Music reviewers in Zambia are shallow. You know the common stereotype: “Zambians don’t read.” Here’s another similar one: “Zambians don’t listen.” Im talking music and lyrics. Some of you are probably reading this article with an already prepared response for me or a simple conclusion: “oh looky here, a proud guy speaking.” I didn’t need to gather up courage to say this and you might understand why.

Enough of appetizers let’s get to the main meal already; I see and hear of people giving their personal opinion about music being put out these days. Might I say, just because we have the right to our opinions, in my view, doesn’t mean we have the right to express them. Some of the things we say can hurt people so freely saying “your track is whack” will definitely do damage on different levels and in many cases will prove our shallowness rather than expert knowledge.

Where is all this heading? Here’s the pool I’m drawing all this from: three popular music releases from Lecrae, Trip Lee and Swoope are/were Anomaly, Rise and Sinema respectively. Hip hop heads as we call them spray painted social media with reviews that pointed to the fact that these albums could not achieve or match the content of past and successful music albums by these artists. That right there shows our rivers somewhat only have a shallow end, there is no fish in such rivers…no content…if you missed it. I personally love Swoope’s admission of the pressure to make another great album like ‘Wake Up.’ Yes, we as artists feel that pressure so the least a reviewer can do is try to get in to the creative mind of the artist and see the artistic growth since previous albums. My problem with most reviewers is they are themselves, usually not so creatives. Some have just bones and muscle in this area….no steak. So yes, you are entitled to your own opinion about creativity but there is a universal lower limit or standard of what creative should be. So in the instance a reviewer doesn’t understand poetry, therein he/she will give a shallow review every time.

Now as to the main issue I have with reviewers, especially those that are creative is the failure to get in to the artists shoes and understand the state of his/her heart. We talk so much about how well the production is buuuut…rush to judge the content saying it isn’t as good as the previous single or album. That right there is shallow because what we are seeking is some mental appease. When the pleasure count of the lyrics and rhymes is low we diagnose the music work as whack or below par. Word play is important but the message is even more a vital matter than we think it is. Why do we say music is powerful tool? because the emotion it creates in the listener makes just the right conditions to deposit a message. Shallow minds ignore the message. Oh so Anomay wasn’t as good huh? But in the previous album Lecrae didn’t confess to being molested, he didn’t confess to dropping off his girlfriend at the clinic to undergo an abortion process, how about when Jo-Z Jay made an emotional song don’t we think he’s really communicating his real life somewhere in the lyrics? When Teza sang ‘Made Whole’ and all we said was….yah it’s a good start. Have you heard his personal story behind his song? How about when Olivia sang distortion? Do you know the hurt she was going through in her life?  Because our minds have been conditioned to view music as fake or simply an artist telling a made-up story we tend to think everything an artist says in his lyrics is just ‘created’ or is second-hand information. What if we get in to their minds and connect at a deeper level with their hearts, with their message.  Our perception of music will change.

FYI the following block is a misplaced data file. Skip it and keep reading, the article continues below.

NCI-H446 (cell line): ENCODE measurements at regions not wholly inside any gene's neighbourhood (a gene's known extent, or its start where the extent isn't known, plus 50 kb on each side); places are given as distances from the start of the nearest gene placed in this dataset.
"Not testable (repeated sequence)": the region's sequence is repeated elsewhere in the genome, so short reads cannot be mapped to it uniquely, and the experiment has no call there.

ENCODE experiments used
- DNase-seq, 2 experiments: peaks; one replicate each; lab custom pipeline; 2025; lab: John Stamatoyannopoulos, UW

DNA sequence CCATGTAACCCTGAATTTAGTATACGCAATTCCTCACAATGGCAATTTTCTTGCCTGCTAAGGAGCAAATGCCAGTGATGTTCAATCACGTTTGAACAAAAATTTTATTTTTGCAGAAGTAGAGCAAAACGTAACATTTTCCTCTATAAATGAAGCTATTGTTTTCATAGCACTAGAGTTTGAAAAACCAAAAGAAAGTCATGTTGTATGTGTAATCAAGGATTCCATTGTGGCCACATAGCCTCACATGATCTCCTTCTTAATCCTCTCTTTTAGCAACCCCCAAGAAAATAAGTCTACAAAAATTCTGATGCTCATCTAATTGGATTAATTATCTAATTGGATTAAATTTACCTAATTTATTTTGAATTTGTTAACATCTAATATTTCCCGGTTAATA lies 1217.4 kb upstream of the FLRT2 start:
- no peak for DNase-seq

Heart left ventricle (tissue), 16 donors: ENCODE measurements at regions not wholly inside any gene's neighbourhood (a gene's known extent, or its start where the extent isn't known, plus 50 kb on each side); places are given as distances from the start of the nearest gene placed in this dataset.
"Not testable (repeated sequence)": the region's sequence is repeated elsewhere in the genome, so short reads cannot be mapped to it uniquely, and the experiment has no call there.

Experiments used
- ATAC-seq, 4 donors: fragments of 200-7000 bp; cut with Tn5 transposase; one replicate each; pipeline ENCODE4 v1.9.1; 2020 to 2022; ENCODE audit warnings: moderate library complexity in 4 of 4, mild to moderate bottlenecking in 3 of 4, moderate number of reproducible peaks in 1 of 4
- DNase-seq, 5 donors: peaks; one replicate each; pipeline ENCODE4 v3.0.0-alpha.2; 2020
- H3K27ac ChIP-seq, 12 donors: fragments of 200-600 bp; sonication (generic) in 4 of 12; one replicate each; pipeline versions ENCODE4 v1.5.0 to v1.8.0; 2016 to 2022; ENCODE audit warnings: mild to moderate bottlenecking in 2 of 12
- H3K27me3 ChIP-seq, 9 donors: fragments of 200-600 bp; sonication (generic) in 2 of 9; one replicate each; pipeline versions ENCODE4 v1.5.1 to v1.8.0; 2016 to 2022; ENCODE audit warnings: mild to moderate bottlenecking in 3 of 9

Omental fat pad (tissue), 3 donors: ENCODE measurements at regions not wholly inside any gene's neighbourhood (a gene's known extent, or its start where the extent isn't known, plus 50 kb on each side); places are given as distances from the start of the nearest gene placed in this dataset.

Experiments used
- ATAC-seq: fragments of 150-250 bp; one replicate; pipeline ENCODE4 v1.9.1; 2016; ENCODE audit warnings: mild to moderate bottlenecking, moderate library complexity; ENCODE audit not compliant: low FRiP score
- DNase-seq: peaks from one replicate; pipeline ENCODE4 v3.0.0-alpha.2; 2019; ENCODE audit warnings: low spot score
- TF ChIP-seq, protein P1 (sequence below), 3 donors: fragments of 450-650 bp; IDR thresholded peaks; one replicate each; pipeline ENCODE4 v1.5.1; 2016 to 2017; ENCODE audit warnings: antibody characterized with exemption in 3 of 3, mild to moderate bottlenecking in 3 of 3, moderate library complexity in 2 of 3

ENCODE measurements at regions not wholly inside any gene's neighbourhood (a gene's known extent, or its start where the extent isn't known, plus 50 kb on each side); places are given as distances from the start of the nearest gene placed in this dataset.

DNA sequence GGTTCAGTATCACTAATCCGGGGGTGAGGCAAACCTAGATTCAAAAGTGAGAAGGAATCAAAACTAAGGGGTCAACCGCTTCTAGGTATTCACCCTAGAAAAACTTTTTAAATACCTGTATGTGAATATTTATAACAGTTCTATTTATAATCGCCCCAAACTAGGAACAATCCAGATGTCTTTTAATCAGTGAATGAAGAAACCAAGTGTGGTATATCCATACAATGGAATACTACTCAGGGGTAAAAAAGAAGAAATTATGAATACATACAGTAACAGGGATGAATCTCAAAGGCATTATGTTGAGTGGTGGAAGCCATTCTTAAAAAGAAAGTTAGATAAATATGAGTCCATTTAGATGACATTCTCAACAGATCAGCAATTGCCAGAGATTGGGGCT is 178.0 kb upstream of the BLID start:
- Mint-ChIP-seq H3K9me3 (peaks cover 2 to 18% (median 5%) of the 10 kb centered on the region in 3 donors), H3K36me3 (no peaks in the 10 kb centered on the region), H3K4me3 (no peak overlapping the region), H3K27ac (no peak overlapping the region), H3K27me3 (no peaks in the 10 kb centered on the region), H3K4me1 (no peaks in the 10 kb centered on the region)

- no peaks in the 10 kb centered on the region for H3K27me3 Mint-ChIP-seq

I’m not just talking to hip hop heads and music reviewers but I’m talking to the everyday listener of music too. When you get a new Abel Chungu song, a new Olivia song, a new Israel song or Carmine song, go a little deeper and see the heart and mind of the artist. Artists will strive to be more creative with beats and word play but always be aware that in the middle of all the art is a heart. In the middle of the heart is a message that weighs even more than the art itself. I hope after reading this, you like me, are challenged to step out of our shallowness.


~ by thenativez on February 4, 2015.

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